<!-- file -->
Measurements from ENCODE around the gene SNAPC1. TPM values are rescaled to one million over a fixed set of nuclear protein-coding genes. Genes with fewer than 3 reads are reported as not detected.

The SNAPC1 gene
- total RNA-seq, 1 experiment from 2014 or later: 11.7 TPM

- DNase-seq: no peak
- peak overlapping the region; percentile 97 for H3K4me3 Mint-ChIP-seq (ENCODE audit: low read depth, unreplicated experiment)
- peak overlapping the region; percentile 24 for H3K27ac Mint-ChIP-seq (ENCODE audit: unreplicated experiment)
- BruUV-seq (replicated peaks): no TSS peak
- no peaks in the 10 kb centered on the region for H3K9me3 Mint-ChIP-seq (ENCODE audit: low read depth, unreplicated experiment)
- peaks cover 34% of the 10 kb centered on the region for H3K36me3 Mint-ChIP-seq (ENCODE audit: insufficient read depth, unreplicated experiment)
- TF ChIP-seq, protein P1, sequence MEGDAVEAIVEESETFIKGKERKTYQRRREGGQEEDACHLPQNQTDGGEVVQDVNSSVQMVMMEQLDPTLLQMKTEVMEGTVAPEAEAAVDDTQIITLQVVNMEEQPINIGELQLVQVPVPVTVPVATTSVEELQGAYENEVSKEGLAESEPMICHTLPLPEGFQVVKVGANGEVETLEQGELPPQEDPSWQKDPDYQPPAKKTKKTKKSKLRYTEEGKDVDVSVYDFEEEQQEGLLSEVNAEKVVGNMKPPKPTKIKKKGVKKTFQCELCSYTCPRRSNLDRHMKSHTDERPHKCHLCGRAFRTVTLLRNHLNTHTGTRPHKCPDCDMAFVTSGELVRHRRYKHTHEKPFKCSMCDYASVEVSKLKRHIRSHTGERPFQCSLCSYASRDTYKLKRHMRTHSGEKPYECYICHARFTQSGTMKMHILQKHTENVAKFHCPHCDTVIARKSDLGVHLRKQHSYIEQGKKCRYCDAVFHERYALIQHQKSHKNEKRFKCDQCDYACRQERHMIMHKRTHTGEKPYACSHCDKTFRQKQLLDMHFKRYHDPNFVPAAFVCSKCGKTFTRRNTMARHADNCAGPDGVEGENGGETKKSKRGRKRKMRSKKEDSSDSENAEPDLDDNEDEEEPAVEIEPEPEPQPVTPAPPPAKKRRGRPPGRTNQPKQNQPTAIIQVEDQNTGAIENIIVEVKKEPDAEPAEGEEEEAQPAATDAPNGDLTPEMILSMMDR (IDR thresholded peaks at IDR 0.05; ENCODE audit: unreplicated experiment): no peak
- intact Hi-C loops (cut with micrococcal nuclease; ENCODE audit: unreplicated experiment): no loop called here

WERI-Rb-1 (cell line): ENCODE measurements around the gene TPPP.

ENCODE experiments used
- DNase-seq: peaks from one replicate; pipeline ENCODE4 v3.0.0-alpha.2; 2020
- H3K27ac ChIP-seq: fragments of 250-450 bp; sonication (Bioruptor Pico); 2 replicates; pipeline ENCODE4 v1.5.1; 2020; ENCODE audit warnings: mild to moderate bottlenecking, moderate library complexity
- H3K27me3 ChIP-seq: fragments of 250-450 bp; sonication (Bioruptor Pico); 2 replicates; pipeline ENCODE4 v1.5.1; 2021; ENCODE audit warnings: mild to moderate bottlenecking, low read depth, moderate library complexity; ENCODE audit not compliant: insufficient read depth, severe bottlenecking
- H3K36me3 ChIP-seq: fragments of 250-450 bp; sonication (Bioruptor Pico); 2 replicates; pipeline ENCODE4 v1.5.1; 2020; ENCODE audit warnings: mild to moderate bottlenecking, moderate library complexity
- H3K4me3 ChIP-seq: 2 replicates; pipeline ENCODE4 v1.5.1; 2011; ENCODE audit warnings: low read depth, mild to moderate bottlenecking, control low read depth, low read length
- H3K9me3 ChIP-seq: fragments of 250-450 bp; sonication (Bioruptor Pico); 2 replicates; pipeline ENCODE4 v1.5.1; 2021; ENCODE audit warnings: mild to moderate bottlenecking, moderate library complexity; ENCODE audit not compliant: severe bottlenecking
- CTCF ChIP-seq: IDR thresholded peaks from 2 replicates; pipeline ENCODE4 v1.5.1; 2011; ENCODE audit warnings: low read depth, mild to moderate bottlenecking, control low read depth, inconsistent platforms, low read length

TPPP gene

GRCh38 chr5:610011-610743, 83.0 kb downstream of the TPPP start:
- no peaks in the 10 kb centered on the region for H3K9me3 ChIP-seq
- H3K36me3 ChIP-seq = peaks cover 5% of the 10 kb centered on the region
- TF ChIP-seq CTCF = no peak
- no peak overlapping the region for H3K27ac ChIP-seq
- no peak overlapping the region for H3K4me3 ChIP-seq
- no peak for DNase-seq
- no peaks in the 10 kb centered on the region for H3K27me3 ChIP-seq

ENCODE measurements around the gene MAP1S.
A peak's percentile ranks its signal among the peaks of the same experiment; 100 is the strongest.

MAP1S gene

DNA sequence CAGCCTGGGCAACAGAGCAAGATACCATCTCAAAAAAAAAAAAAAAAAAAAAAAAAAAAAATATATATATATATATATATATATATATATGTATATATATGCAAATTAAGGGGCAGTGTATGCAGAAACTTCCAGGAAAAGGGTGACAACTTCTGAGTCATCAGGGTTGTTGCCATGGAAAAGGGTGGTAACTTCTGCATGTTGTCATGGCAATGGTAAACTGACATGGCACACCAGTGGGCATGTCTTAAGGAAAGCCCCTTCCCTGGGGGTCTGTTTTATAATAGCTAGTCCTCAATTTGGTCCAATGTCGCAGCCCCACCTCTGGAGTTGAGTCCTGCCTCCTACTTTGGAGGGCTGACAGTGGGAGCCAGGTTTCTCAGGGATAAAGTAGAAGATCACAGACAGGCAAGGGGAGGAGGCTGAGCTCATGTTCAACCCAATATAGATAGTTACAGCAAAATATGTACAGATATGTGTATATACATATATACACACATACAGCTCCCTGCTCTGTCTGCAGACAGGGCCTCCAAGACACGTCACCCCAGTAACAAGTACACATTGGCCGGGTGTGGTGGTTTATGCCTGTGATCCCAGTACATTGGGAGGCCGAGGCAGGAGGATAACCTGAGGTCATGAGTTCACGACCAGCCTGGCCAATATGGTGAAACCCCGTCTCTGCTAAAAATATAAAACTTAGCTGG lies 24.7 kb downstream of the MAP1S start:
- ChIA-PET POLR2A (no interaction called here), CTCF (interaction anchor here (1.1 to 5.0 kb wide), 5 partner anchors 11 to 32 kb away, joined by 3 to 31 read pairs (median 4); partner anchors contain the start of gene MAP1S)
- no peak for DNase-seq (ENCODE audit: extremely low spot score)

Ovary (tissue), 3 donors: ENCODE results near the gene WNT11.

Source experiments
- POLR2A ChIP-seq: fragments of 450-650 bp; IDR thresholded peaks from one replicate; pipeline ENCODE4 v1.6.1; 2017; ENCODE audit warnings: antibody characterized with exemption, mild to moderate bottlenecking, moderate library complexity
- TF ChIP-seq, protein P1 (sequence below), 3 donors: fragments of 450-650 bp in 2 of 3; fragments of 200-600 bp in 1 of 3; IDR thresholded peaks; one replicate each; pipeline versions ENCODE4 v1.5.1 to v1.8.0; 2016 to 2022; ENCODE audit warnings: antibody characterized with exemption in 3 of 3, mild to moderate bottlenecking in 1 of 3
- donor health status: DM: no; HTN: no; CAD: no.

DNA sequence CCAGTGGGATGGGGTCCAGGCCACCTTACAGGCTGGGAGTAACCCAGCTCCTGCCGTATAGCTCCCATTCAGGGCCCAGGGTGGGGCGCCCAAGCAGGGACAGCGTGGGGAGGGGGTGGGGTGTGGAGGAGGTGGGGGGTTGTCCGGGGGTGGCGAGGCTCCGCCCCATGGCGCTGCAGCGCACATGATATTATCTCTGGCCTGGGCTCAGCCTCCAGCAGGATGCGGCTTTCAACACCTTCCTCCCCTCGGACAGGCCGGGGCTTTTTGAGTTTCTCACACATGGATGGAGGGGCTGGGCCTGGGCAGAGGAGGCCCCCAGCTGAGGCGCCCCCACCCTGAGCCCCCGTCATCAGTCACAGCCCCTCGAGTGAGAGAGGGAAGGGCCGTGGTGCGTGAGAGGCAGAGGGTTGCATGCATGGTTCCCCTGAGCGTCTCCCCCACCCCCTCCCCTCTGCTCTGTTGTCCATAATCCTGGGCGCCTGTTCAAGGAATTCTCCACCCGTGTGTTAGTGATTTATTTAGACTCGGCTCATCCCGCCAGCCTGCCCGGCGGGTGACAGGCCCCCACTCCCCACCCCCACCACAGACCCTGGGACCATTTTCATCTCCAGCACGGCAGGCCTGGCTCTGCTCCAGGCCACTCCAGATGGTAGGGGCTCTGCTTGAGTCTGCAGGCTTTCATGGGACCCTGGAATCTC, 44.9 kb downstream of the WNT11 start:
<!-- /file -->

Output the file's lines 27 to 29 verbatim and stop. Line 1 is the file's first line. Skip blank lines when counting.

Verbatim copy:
- no peak overlapping the region for H3K4me3 ChIP-seq
- no peak for DNase-seq
- no peaks in the 10 kb centered on the region for H3K27me3 ChIP-seq